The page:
Maulana Abul Kalam Azad (1888-1958) was initially opposed to Aligarh school of Islam, which according to him was against the “international Islamic unity and sovereignty of Turkish Caliph over Indian Muslims”(Muslim Nationhood in India ­ page 134).  Born of 'an Arab mother and Indian father', Azad in one of his early writings “was against Akbar’s excessive liberalism, which had caused Muslims to incline greatly towards Hindu usage. These new fangled ways had so divorced them from their ancient fountainhead that they were no more recognizable as early conquerors of India; for instead of their original Arabian and Iranian traits they now exhibited a peculiar Indian colour”.  Though Maulana Azad was found to be more pragmatic after 1923 and by 1940, he reconciled with the nationalist theory that Hindu and Muslims were part of one invisible nation, he could not convince the majority of Indian Muslims, who supported the two-nation theory of Jinnah.  

Syed Shahabuddin, a topper of MSc in Physics (Patna University) and a former IAS officer also coined the word 'Muslim Indians' in place of Indian Muslims to support the concept of political Islam and tried to prove that the member of his community is first a Muslim and then an Indian.  Perhaps he is also against the human-centric world view and favours its replacement with Islam -centric world order.  With a view to fulfill his personal ambition, he tried to exploit the Jehadi sentiments of Indian Muslims and floated a magazine entitled Muslim India.  Subsequently in 1986 the Babri Masjid episode came in handy and he made it a national issue to bring the Muslims on a common platform.     

The fluctuating pattern in the views and stand of Muslim scholars during freedom movement and also in post-colonial Indian polity on the issue of nationalism generated a feeling of mistrust among the Hindus against the Muslims and thereby affected the Hindu-Muslim relation in this country adversely.  They made the issue complex and kept the Muslim mass confused for their own vested political interest.  Their personal ambition never allowed the community to get integrated fully. 

In 1918-22 Muslim sentiments in India were acutely hurt over the event of Khilafat in Turkey and the Hindus at the instance of Mahatma Gandhi supported the movement to protest against it.  Today, the sentiments of some Indian Muslims are found to be hurt due to American attack on Taliban in Afghanistan.  Slogans in praise of Taliban and projection of Osama bin Laden as a cult figure during demonstrations staged by Muslim demonstrators at several places in the country resulted in communal riots.  Praising Osama for his crusade for Islam by fundamentalist Muslims neither serves the interest of the country nor the members of Muslim community.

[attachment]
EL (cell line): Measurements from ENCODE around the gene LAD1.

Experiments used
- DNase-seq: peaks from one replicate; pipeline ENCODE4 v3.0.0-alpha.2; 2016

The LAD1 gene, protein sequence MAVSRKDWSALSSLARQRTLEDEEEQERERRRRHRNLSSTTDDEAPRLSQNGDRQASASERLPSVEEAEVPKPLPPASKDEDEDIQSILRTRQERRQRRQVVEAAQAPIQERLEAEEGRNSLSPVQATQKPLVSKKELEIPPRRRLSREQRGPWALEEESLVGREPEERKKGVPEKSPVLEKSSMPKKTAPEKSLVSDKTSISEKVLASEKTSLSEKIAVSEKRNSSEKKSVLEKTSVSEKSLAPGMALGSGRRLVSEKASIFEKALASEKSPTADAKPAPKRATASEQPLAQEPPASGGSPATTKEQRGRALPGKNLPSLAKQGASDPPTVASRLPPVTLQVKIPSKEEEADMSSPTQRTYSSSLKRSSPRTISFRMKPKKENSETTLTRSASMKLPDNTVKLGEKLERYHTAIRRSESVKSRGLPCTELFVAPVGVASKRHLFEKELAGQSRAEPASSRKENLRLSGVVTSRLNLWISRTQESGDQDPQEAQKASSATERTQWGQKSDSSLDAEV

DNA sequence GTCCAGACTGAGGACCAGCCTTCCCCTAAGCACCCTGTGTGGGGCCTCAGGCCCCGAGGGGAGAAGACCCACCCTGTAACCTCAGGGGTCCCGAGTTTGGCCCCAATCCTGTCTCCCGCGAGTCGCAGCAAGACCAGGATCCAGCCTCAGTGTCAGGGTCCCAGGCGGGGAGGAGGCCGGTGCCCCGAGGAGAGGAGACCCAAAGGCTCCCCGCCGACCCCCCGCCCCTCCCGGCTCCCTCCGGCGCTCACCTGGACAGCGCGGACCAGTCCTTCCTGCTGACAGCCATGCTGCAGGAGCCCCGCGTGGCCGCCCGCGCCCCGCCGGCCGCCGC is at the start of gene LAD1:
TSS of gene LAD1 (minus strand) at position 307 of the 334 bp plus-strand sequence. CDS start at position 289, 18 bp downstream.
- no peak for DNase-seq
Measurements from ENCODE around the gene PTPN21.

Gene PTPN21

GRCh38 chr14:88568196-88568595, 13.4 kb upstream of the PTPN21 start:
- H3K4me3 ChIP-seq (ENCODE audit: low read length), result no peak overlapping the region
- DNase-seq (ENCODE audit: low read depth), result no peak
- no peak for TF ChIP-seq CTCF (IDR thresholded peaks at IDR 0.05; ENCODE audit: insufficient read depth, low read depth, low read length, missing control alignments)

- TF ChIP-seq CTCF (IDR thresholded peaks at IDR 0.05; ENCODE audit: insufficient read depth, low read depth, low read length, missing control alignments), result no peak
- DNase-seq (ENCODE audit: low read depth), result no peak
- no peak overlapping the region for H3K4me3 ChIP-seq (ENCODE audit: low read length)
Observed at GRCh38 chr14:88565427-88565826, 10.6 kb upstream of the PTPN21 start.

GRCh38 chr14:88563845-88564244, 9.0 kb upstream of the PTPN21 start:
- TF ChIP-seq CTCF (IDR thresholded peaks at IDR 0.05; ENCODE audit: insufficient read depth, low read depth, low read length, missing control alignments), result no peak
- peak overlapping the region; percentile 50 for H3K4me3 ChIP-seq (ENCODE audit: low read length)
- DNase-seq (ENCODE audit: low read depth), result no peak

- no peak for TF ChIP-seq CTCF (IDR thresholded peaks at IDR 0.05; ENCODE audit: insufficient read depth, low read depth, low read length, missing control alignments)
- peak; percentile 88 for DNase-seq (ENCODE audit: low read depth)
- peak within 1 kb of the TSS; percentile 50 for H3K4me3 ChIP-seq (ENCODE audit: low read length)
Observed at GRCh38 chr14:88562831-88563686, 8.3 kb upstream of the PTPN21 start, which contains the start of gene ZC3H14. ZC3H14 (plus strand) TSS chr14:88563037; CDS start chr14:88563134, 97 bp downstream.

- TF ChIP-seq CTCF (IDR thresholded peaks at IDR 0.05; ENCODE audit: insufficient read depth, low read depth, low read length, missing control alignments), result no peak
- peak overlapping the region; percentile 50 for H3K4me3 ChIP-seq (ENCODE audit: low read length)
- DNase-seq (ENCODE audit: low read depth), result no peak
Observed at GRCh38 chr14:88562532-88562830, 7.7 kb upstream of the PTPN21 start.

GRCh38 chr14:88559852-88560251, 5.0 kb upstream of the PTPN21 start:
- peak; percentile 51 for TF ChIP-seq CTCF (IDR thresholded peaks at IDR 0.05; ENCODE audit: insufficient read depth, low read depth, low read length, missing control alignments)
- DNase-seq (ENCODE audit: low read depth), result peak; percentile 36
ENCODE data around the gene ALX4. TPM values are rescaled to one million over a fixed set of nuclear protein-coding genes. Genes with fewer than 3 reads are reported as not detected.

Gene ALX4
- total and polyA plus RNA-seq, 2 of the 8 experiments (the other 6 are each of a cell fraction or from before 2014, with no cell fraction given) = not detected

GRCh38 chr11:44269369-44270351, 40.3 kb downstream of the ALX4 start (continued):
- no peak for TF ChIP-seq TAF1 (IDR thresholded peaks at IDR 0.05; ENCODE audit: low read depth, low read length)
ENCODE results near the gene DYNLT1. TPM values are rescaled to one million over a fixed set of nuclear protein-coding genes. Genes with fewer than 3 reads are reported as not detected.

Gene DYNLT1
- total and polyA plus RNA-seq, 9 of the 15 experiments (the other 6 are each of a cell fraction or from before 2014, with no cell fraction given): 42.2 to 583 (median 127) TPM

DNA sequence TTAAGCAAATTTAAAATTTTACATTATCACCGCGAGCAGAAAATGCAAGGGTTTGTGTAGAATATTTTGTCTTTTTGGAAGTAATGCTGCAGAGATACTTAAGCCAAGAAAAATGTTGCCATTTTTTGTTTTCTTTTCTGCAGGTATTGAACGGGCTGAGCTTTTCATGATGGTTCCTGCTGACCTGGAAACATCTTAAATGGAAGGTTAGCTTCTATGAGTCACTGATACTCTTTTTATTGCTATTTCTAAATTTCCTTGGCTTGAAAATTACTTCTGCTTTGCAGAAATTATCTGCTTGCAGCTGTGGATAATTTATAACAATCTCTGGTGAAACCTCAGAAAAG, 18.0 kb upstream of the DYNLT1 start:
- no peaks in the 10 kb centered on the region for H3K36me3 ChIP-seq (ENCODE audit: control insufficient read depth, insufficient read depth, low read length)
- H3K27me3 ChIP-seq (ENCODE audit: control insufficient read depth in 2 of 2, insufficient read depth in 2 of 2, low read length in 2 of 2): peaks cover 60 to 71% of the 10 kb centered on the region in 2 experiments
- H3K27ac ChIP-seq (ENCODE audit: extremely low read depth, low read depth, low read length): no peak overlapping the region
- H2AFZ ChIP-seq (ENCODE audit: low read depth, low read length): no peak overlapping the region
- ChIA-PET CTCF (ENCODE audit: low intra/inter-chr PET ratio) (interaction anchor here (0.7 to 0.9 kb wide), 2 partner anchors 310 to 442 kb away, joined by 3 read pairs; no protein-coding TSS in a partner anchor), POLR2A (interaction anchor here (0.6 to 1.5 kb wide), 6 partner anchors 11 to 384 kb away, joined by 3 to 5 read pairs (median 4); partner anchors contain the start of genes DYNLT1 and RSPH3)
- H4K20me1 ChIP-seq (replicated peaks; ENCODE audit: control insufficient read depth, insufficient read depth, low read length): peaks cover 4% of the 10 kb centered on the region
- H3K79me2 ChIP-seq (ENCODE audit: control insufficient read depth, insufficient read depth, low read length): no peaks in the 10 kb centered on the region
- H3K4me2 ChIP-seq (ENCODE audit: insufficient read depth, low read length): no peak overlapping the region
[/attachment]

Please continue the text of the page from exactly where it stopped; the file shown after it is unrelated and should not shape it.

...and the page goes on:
Unfortunately perceived indifference towards terrorism in Kashmir and pro-Taliban slogans during recent anti-American demonstrations in various parts of India have presented a negative image of the community.  It is therefore, the duty of the Muslim leadership to negate such an impression.  This is possible if the Muslim leadership in this country attempts to de-Talibanise the Islamic madrasas as well as the fundamentalist interpretation of Islam carried out by their predecessors since the days of Waliullah. The Muslim scholars in the country are quite competent to interpret their faith with an open mind and a rational approach - suited to a democratic and secular society. 

Fringe groups exist in all religions and communities.  The Muslim scholars have a duty not to let the fringe groups  take over  the mainstream.

 (The analysis is based on the personal perception of the writer.  E-mail ramashray60@yahoo.com)